http://www.ncbi.nlm.nih.gov/pmc/articles/PMC4657053PMC
November 2015

E2F4 regulatory program predicts patient survival prognosis in breast cancer.

Breast Cancer Res 2014 Dec 2;16(6):486. Epub 2014 Dec 2.

Department of Genetics, Geisel School of Medicine at Dartmouth, 1 Rope Ferry Road, Hanover, NH, 03755, USA.

Introduction: Genetic and molecular signatures have been incorporated into cancer prognosis prediction and treatment decisions with good success over the past decade. Clinically, these signatures are usually used in early-stage cancers to evaluate whether they require adjuvant therapy following surgical resection. A molecular signature that is prognostic across more clinical contexts would be a useful addition to current signatures.

Methods: We defined a signature for the ubiquitous tissue factor, E2F4, based on its shared target genes in multiple tissues. These target genes were identified by chromatin immunoprecipitation sequencing (ChIP-seq) experiments using a probabilistic method. We then computationally calculated the regulatory activity score (RAS) of E2F4 in cancer tissues, and examined how E2F4 RAS correlates with patient survival.

Results: Genes in our E2F4 signature were 21-fold more likely to be correlated with breast cancer patient survival time compared to randomly selected genes. Using eight independent breast cancer datasets containing over 1,900 unique samples, we stratified patients into low and high E2F4 RAS groups. E2F4 activity stratification was highly predictive of patient outcome, and our results remained robust even when controlling for many factors including patient age, tumor size, grade, estrogen receptor (ER) status, lymph node (LN) status, whether the patient received adjuvant therapy, and the patient's other prognostic indices such as Adjuvant! and the Nottingham Prognostic Index scores. Furthermore, the fractions of samples with positive E2F4 RAS vary in different intrinsic breast cancer subtypes, consistent with the different survival profiles of these subtypes.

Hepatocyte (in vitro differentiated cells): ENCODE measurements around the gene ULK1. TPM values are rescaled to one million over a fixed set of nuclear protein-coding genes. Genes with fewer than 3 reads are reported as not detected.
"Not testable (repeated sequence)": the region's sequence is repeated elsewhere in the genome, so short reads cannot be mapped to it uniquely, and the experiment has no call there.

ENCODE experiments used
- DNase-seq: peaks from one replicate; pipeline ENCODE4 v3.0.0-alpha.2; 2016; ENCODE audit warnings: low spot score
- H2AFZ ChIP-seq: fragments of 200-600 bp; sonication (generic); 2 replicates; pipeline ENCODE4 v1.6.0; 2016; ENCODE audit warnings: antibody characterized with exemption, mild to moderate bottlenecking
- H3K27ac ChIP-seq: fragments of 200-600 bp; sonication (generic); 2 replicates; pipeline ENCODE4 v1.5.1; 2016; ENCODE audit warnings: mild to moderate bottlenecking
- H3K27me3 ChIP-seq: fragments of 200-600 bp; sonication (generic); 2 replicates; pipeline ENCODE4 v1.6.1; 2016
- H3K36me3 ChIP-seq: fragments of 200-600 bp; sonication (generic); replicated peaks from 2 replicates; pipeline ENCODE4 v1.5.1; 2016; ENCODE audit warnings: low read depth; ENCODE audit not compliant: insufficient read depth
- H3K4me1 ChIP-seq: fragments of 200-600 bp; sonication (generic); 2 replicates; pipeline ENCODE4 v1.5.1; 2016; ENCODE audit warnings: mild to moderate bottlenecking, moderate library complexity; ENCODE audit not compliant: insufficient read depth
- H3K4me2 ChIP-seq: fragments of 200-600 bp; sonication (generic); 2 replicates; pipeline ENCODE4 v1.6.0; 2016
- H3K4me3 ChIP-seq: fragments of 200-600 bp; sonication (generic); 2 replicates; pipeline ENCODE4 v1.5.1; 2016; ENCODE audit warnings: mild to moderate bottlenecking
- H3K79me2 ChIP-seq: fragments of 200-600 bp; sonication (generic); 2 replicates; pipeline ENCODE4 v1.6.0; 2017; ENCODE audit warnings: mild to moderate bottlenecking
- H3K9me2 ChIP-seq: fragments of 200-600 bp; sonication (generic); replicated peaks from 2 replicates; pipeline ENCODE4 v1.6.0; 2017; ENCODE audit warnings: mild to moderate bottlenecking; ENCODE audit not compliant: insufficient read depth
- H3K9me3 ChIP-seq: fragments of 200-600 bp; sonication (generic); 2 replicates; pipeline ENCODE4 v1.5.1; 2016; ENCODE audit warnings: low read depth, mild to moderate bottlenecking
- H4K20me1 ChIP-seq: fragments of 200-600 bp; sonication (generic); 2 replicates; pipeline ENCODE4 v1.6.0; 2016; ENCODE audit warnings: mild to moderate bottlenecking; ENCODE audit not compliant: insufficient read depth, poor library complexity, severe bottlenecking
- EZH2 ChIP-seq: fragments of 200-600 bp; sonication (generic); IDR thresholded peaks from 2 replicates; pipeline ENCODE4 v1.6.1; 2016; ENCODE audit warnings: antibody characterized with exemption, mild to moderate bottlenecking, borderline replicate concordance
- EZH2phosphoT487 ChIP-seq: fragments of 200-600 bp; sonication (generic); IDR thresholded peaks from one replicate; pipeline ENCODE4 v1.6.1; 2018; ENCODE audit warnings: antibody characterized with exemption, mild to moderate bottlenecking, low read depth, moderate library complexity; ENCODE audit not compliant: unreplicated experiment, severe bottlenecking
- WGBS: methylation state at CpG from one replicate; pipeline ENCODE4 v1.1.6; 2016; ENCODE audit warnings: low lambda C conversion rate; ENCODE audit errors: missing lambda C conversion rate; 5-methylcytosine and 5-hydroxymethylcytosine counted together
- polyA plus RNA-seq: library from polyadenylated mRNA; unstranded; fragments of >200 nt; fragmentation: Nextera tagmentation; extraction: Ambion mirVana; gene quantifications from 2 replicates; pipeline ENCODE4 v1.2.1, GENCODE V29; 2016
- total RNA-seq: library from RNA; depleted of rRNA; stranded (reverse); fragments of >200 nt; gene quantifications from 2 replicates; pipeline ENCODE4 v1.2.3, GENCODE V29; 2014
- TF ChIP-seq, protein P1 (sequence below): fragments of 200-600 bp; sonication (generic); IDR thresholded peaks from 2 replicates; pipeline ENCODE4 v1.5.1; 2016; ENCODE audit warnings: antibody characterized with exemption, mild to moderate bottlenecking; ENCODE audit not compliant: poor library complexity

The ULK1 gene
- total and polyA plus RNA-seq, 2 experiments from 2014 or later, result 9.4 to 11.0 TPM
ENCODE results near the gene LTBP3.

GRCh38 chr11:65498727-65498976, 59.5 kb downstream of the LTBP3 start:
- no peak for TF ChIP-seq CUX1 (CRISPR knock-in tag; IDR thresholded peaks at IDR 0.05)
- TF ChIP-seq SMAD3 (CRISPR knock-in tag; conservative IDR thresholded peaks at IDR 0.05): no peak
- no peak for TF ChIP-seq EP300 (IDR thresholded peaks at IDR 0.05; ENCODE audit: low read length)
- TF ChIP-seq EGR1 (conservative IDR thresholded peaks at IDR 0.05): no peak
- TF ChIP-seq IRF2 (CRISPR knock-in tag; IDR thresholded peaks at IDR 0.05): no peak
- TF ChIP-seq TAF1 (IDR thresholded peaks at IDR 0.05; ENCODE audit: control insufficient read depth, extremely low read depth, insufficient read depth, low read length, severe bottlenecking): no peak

Conclusions: We defined a prognostic signature, the E2F4 regulatory activity score, and showed it to be significantly predictive of patient outcome in breast cancer regardless of treatment status and the states of many other clinicopathological variables. It can be used in conjunction with other breast cancer classification methods such as Oncotype DX to improve clinical outcome prediction.
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http://dx.doi.org/10.1186/s13058-014-0486-7DOI Listing
http://www.ncbi.nlm.nih.gov/pmc/articles/PMC4303196PMC
December 2014